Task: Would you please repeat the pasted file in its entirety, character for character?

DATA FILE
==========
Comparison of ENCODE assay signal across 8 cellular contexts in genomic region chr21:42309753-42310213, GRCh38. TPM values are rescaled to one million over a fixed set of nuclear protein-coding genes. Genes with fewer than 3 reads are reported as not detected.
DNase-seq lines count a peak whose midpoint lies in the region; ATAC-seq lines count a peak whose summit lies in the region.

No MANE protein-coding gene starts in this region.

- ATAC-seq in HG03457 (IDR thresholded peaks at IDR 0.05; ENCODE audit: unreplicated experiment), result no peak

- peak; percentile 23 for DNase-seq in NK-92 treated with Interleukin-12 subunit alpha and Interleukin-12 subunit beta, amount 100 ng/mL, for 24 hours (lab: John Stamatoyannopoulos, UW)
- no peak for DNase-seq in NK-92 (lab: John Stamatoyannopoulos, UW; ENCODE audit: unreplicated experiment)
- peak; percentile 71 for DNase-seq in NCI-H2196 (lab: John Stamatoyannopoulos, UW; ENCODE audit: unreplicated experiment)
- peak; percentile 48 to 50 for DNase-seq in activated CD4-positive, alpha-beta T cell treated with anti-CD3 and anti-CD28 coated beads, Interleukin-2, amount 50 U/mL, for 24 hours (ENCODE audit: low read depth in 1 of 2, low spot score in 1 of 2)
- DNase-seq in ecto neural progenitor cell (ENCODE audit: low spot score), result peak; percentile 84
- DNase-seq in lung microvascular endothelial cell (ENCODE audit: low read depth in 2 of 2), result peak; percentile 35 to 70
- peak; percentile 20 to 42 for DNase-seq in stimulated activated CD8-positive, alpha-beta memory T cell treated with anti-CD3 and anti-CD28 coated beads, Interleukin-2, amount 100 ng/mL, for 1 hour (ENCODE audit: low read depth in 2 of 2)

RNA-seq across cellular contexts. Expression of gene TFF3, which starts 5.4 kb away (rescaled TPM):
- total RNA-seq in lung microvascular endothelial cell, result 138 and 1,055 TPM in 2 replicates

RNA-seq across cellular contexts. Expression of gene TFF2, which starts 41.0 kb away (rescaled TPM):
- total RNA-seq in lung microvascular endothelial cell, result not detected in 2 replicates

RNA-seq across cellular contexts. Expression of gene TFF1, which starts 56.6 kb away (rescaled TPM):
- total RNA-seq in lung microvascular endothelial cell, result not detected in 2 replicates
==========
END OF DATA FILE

Comparison of ENCODE assay signal across 8 cellular contexts in genomic region chr21:42309753-42310213, GRCh38. TPM values are rescaled to one million over a fixed set of nuclear protein-coding genes. Genes with fewer than 3 reads are reported as not detected.
DNase-seq lines count a peak whose midpoint lies in the region; ATAC-seq lines count a peak whose summit lies in the region.

No MANE protein-coding gene starts in this region.

- ATAC-seq in HG03457 (IDR thresholded peaks at IDR 0.05; ENCODE audit: unreplicated experiment), result no peak

- peak; percentile 23 for DNase-seq in NK-92 treated with Interleukin-12 subunit alpha and Interleukin-12 subunit beta, amount 100 ng/mL, for 24 hours (lab: John Stamatoyannopoulos, UW)
- no peak for DNase-seq in NK-92 (lab: John Stamatoyannopoulos, UW; ENCODE audit: unreplicated experiment)
- peak; percentile 71 for DNase-seq in NCI-H2196 (lab: John Stamatoyannopoulos, UW; ENCODE audit: unreplicated experiment)
- peak; percentile 48 to 50 for DNase-seq in activated CD4-positive, alpha-beta T cell treated with anti-CD3 and anti-CD28 coated beads, Interleukin-2, amount 50 U/mL, for 24 hours (ENCODE audit: low read depth in 1 of 2, low spot score in 1 of 2)
- DNase-seq in ecto neural progenitor cell (ENCODE audit: low spot score), result peak; percentile 84
- DNase-seq in lung microvascular endothelial cell (ENCODE audit: low read depth in 2 of 2), result peak; percentile 35 to 70
- peak; percentile 20 to 42 for DNase-seq in stimulated activated CD8-positive, alpha-beta memory T cell treated with anti-CD3 and anti-CD28 coated beads, Interleukin-2, amount 100 ng/mL, for 1 hour (ENCODE audit: low read depth in 2 of 2)

RNA-seq across cellular contexts. Expression of gene TFF3, which starts 5.4 kb away (rescaled TPM):
- total RNA-seq in lung microvascular endothelial cell, result 138 and 1,055 TPM in 2 replicates

RNA-seq across cellular contexts. Expression of gene TFF2, which starts 41.0 kb away (rescaled TPM):
- total RNA-seq in lung microvascular endothelial cell, result not detected in 2 replicates

RNA-seq across cellular contexts. Expression of gene TFF1, which starts 56.6 kb away (rescaled TPM):
- total RNA-seq in lung microvascular endothelial cell, result not detected in 2 replicates